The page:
“Are you okay?”
That jogger’s question woke me up and probably saved my life.
My truck had rolled three times and I’d been thrown from the vehicle. I was five miles from the smallest town in Nebraska, face down in a ditch.
Miraculously, at least to me, that jogger just happened to be running near the site of my accident. Had he not been there, who knows what my outcome may have been.
As I lay there face down, I tried to lift my head, but it was so heavy I could only raise it off the dirt…and just high enough to see two white socks and a pair of well-used running shoes. My head was aching and bleeding into my eyes, making it hard to see.
Just before passing out, a question ran through my head, “What the hell have I done?”
Hours passed before I woke in a hospital bed surrounded by many faces—none of which were familiar to me.
The face that stuck out was the grumpy old cop. His skin was tan and reminded me of an elephant’s butt. This cop was immediately demanding information regarding the accident. I had been conscious less than a minute before the interrogation began. My memory slowly returned as he questioned me.
He tried to get me to confess to being the driver of the pick-up that had been found upside down on a rural country road. I’d had enough encounters with the law to know it would not be in my best interest to admit to anything…especially to being the driver of that truck. The last thing I needed was a fourth DUI. He demanded my ID, which I didn’t have. It was taken a week earlier when I was arrested for my third DUI.
As he continued to question me, my head would not stop spinning. I was a complete mess. Of course, I was still hung-over from the night before, but I was also still quite buzzed from doing meth just a few hours earlier. Before the accident, I was on my way to town to get more beer. As is common practice with many addicts, I was able to lie on the spot without thought.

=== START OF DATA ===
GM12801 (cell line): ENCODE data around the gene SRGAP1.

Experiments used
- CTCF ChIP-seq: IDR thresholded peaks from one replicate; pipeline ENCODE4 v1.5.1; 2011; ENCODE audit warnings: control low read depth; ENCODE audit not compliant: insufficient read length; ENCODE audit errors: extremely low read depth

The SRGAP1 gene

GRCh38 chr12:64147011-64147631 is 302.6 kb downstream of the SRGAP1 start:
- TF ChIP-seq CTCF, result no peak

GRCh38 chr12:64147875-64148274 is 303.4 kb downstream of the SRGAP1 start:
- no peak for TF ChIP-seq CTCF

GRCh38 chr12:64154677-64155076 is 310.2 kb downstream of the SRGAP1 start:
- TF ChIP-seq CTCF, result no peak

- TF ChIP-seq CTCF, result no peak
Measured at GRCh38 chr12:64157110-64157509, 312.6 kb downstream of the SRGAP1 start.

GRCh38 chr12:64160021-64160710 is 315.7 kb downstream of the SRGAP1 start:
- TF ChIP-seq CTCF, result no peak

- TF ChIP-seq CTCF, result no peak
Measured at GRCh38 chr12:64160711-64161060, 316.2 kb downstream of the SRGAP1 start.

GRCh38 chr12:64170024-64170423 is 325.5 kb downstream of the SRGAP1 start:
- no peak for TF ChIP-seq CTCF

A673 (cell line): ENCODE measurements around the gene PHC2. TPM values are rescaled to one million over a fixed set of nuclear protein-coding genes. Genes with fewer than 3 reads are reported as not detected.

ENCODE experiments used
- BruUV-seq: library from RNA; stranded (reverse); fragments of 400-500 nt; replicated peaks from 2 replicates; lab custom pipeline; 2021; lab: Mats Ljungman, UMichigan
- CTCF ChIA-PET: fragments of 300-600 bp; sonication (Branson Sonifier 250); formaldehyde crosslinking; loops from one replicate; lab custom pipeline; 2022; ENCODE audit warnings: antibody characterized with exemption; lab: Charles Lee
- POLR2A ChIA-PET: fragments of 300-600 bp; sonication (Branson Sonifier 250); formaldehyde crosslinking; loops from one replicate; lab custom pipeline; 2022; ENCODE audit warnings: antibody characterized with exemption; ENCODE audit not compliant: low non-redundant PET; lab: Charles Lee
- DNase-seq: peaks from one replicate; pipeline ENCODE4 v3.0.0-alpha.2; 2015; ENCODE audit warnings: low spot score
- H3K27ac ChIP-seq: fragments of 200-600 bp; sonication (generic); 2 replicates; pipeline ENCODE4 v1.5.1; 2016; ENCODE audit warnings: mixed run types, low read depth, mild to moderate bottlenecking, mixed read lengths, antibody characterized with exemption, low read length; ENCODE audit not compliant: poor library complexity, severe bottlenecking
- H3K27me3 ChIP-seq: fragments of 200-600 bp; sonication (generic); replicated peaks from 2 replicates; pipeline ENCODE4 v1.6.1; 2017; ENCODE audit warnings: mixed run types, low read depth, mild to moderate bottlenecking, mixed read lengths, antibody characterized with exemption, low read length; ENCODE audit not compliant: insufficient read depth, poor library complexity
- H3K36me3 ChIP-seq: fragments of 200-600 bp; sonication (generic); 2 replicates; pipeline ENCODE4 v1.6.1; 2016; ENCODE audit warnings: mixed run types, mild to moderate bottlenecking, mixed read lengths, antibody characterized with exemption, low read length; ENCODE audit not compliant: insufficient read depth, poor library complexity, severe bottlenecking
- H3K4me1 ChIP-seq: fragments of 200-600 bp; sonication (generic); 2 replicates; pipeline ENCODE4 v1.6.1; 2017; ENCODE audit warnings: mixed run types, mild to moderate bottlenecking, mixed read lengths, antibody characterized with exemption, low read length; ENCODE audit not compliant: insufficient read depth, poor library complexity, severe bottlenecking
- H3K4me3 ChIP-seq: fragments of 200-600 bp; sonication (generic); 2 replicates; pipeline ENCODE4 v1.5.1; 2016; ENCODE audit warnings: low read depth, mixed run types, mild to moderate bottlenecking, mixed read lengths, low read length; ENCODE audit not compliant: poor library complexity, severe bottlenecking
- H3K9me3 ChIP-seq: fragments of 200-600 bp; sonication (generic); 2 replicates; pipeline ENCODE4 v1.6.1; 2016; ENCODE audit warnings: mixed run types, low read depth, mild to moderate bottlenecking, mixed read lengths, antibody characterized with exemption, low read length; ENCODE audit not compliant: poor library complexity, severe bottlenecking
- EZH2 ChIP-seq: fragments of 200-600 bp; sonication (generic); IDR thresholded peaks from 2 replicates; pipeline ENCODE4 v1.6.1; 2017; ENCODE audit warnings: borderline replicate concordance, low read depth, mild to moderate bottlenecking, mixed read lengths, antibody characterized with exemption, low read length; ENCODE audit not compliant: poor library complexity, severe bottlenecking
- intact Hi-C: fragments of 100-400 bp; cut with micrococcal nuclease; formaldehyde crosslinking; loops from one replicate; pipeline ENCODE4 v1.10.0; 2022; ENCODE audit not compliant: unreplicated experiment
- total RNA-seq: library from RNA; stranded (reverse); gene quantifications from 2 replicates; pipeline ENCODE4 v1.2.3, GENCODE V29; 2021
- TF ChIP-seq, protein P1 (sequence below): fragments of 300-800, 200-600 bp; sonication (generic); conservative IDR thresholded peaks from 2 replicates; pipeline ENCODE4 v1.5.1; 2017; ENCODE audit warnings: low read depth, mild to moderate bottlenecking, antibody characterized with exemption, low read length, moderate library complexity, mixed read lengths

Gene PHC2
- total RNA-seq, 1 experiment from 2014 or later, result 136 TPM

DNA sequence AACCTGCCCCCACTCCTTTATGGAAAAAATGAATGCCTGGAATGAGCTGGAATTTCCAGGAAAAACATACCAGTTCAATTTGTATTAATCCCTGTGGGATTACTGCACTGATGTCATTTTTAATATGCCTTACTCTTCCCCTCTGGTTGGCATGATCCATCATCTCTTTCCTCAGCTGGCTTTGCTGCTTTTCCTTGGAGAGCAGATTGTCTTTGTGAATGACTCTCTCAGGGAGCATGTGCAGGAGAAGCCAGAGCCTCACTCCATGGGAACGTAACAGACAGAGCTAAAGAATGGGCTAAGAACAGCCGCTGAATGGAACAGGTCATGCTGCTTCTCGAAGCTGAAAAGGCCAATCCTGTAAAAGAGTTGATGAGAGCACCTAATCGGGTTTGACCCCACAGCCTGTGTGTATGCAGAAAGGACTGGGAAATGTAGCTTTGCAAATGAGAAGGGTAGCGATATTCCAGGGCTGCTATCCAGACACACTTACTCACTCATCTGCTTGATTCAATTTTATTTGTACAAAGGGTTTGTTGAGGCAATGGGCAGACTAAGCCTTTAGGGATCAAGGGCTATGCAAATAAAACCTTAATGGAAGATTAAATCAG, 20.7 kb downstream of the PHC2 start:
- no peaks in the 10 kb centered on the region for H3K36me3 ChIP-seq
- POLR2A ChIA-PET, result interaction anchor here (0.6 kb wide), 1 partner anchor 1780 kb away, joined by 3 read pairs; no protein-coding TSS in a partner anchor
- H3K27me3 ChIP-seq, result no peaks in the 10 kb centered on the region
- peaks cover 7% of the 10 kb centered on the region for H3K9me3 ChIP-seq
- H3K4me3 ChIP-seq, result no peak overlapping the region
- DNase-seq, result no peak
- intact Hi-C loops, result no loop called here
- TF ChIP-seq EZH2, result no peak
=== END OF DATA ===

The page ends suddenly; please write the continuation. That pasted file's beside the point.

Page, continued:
“I wasn’t driving. Someone else was driving. I’m new to town; I can’t remember his name. Wait! He’s the friend of the guy I’m living with…Jason.” As soon as I mentioned my roommate, my mental fog cleared enough to reveal that Jason—and his wife—were standing in the corner, just past the officer who was interrogating me. “Damn it!” I thought to myself. Jason looked at me quizzically and said, “Who are you talking about?”
Did I tell you that addicts are great liars? At least, they think they are.
I began to describe a fictitious figure, knowing good and well that he would never be able to place a name with the description. As Jason and I volleyed back and forth about this mysterious man, the cop got more frustrated and threw a packet of paperwork on my bed and said, “Just fill this out,” as he left the room.
After the cop left, the nurse began to describe my injuries. I had a severe road rash on the back of my scalp—as if someone had run a cheese grater over it several times. All the ligaments in my right knee had been torn. There were various spots of road rash covering my body and my neck hurt terribly. They did a full body x-ray while I was unconscious, and miraculously, I didn’t have any broken bones.
As I sobered up in that hospital bed, my mind cleared, and I began to remember the events that led up to my accident. I remembered the early morning drive to the liquor store after Jason let me know that he and his wife were leaving for the day. In my head, I was thinking about how drunk I was going to get with the house to myself.
Jason had the most beautiful house I had ever seen to that point in my life. It had endless square feet, a basement with a game room, pool table and a theater room, all set on 50 acres in the middle of nowhere Nebraska. I could not wait to be alone in the house.
Jason’s friend Mike had borrowed my Pontiac Sunfire, so I concocted a plan to get into town to buy more liquor (I was not supposed to use Mike’s truck). As soon as Jason and his wife left, I jumped in the truck and headed to town. Mike’s truck was a thing of beauty, a grey S10 450 horsepower, rear-wheel drive with a blower that stuck out the hood. It was a beast and required some skill to drive. He warned me not to drive it. But I was hungover and wanted beer. “Town is only five miles away and I’ll be back before anyone notices,” I thought to myself.
Man, that truck was nice! When I turned the key in the ignition and the engine fired, it sounded like a car at the race track. I could feel the power of the motor in the seat as I slammed the gas pedal a couple of times just for fun. I imagined in my head I was a badass and could drive this bitch hard! I tested the truck as I crept out the long driveway that led out Jason’s property.